Saturday, 13 August 2011

Apology to David Oates.

We received an email recently from David Oates about our blog dated July 16th, ‘The Manchester Housing Crisis’.

He pointed out that the picture we used for that image was his and that we hadn’t asked permission to use it. That was true and we wholeheartedly apologised.

We have since credited the image to David and very graciously, he allowed us to continue using it.

Part of the reason the image was used is… it is striking.

David has a website, we particularly like his architecture shots of Manchester.

And of the reasons we are pleased to point people in David’s direction, not least is he is based in Hulme. That’s always good.

(Image: Clip Art)

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Wednesday, 10 August 2011

The Manchester Riots: Where’s Richard?

The scenes of crime and disorder in Manchester on Tuesday evening was a shock to everyone.

The pictures of young people and police running through the streets of the city were disheartening BUT that was balanced out by the way Manchester citizens came together in the morning to clean up the centre. Many came away from their efforts with ‘I ‘heart’ Mcr’ drawn one their faces.

Most of the local reaction has condemned the violence with Manchester City Council spokesman, Pat Karney telling the BBC that it was ‘one of the worst days Manchester has ever seen’.

Councillor Karney was also seen showing Labour leader Ed Miliband around the city.

Given the scale of the disturbances, people have been asking ‘Where is Council Leader Richard Leese?’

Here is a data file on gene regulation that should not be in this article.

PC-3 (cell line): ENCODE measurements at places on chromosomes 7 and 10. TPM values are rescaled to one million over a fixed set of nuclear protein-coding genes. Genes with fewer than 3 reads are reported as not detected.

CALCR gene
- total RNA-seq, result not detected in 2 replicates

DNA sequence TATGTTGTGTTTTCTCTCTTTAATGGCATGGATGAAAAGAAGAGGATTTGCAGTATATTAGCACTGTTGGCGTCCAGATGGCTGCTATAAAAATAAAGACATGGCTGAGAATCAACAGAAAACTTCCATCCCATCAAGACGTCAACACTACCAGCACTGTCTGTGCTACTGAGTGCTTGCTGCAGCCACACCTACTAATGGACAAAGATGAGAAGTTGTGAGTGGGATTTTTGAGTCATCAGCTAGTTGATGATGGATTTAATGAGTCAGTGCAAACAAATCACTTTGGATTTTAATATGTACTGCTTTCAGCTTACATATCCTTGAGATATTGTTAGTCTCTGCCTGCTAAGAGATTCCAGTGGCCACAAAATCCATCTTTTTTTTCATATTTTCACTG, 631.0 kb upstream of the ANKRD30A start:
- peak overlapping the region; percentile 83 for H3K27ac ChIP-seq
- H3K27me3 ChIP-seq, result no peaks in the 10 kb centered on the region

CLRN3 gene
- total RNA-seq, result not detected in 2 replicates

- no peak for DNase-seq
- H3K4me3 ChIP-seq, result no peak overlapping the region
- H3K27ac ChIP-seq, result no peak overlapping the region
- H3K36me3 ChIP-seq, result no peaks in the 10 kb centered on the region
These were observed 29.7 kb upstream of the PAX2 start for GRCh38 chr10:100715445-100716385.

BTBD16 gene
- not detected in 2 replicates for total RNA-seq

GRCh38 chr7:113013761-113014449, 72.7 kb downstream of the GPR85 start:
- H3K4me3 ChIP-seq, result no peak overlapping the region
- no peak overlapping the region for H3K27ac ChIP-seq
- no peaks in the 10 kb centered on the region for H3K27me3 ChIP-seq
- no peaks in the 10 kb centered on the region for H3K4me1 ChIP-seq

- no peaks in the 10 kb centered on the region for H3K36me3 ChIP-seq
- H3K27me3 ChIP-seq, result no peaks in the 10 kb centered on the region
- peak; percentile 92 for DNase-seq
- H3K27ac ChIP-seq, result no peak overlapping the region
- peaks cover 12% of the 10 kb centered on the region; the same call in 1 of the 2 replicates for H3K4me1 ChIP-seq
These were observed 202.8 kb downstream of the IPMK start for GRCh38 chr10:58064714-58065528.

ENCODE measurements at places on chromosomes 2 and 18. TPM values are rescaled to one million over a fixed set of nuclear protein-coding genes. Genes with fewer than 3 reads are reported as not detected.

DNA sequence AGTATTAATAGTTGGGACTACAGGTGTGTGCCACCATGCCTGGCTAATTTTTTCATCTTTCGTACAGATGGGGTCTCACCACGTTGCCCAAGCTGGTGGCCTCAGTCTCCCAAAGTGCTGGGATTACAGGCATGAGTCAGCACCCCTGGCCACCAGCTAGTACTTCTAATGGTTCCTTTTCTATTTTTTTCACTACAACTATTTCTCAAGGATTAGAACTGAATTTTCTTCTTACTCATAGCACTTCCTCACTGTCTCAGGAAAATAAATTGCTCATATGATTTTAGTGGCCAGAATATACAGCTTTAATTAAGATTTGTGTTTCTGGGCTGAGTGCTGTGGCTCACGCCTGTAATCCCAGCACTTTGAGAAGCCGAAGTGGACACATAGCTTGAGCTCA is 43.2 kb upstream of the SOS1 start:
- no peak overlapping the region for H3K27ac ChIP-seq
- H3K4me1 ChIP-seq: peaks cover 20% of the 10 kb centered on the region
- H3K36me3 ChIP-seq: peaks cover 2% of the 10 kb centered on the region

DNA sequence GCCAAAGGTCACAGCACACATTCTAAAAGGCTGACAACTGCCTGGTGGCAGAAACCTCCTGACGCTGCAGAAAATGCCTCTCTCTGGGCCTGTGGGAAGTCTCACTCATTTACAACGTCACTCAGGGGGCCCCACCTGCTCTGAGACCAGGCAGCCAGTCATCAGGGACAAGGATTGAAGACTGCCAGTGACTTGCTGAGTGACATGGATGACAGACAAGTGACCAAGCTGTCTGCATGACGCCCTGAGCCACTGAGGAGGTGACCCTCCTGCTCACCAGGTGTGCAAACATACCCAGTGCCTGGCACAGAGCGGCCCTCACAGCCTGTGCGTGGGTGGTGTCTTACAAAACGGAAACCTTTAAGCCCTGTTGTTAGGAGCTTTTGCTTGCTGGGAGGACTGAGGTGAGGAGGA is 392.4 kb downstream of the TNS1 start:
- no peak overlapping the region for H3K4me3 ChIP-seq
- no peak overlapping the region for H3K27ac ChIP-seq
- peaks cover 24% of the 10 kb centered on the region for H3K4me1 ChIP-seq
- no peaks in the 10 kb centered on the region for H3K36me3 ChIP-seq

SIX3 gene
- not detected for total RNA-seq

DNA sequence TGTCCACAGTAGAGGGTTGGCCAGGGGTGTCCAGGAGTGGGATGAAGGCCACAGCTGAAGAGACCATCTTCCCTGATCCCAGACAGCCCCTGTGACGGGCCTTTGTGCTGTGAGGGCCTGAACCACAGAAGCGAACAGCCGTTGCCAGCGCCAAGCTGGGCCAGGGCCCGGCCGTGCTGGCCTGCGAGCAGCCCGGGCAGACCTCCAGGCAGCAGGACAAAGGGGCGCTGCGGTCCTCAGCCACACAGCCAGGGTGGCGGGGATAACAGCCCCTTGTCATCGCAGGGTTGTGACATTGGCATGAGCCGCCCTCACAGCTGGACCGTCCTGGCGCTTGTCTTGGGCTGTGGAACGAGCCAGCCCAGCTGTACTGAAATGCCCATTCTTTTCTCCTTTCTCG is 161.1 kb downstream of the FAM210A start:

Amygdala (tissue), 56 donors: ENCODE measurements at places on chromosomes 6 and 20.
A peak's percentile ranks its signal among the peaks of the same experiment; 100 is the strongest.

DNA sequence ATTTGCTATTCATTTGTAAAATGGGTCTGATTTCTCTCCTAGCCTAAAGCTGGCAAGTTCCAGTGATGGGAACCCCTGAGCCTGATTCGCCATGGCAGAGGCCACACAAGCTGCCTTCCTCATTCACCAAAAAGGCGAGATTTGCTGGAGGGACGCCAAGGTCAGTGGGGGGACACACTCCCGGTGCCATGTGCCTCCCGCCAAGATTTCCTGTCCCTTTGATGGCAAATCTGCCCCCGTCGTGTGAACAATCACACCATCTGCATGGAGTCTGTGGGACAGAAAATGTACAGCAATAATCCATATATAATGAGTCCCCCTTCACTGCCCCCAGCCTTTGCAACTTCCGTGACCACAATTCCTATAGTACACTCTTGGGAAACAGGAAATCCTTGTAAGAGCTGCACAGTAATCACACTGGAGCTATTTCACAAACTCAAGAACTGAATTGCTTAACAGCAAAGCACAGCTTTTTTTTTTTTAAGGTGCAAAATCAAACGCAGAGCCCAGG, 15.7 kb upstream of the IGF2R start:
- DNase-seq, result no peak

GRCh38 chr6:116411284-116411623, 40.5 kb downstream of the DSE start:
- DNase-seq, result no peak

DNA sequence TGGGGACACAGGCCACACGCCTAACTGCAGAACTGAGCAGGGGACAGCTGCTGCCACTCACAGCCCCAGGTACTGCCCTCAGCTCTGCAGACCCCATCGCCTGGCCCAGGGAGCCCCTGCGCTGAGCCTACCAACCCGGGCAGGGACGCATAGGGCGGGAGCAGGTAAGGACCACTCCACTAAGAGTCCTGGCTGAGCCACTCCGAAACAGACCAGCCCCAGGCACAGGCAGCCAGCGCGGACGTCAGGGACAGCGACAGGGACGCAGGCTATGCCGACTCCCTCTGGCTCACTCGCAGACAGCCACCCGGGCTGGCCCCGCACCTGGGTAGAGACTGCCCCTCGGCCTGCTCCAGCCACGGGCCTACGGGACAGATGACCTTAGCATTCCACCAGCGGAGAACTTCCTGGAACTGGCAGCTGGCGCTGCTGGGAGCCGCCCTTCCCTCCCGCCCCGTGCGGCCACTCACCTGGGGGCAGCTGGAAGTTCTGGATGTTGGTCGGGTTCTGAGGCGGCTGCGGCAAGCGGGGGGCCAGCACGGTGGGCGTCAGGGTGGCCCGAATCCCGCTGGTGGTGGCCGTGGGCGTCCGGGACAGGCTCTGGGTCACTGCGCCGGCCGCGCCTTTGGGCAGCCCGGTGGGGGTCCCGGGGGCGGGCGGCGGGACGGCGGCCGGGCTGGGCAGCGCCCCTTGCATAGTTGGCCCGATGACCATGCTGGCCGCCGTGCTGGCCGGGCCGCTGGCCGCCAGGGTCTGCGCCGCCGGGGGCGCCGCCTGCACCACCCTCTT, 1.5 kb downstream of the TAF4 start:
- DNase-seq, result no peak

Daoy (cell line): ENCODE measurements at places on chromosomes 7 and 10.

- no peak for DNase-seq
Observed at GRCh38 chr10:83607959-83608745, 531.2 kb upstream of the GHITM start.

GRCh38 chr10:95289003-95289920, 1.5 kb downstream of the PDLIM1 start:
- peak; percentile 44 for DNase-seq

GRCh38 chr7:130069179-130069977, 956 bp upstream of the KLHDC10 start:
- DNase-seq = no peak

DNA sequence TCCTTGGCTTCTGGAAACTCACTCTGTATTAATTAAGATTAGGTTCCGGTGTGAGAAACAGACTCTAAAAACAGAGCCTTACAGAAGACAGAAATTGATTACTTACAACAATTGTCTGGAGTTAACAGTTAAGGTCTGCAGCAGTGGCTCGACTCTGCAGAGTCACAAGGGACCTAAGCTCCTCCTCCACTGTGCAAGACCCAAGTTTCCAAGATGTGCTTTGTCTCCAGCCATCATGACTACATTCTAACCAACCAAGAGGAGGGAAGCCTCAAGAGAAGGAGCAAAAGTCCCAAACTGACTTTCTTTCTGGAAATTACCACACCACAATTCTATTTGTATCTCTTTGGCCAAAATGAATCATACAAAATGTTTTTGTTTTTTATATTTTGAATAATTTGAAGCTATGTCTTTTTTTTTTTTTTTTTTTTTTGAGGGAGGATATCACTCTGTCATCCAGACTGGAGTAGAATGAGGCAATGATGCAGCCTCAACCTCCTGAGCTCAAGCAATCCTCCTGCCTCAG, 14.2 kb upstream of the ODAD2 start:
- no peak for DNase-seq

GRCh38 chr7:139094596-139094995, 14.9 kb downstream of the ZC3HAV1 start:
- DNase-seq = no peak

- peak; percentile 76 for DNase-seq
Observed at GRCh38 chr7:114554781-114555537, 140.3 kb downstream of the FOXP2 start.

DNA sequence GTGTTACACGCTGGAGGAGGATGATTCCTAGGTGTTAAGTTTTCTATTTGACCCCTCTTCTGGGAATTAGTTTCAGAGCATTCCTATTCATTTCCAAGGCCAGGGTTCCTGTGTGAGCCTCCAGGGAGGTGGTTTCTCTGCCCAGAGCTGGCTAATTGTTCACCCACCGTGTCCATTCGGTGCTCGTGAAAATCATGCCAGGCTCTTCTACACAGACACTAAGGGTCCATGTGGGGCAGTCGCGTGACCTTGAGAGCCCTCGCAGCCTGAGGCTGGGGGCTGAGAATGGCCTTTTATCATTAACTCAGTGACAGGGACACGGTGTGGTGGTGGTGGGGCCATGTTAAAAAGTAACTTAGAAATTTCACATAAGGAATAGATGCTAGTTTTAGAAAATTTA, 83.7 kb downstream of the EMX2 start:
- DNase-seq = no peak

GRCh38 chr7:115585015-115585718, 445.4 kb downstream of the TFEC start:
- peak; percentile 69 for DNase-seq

A meeting on Tuesday afternoon of community activists in Moss Side discussed what action could be taken to prevent disturbances in the area. At one point, the Chair mentioned that he had tried to contact the Council Leader and Deputy Leader Jim Battle only to be told they were both on holiday. While that drew some laughter, its not so funny now.

Leaders are needed in times of trouble, even the Prime Minister and Mayor of London realised that eventually.

“I ‘heart’ Mcr”? Well, be in Manchester.
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Thursday, 4 August 2011

Ethel and Manchester Council's Social Care Consultation

"Example 2: Ethel uses an electric scooter to go out independently but is worried that she will get lost and not be able to find her way home and therefore has stopped going out. In future we propose to use GPS technology to support Ethel to maintain her independence.”

Following on from the cuts to Manchester City Council’s budget of £110 million this year (2011/2012), an additional £60 million is being sought for 2012/13.

Within this, the Council’s ‘Directorate for Adults’ is expected to reduce its budget by £39.5 million (slide 5).

As part of these reductions the Council is running a consultation exercise on some of its proposed changes to its Social Care services and charging policy. Some aspects of this changes appear to be

  • Greatly reducing the level at which users start paying for services
  • A much greater emphasis on home based care
  • Increased use of ‘reablement’ support and prevention
  • Use of technology and innovation.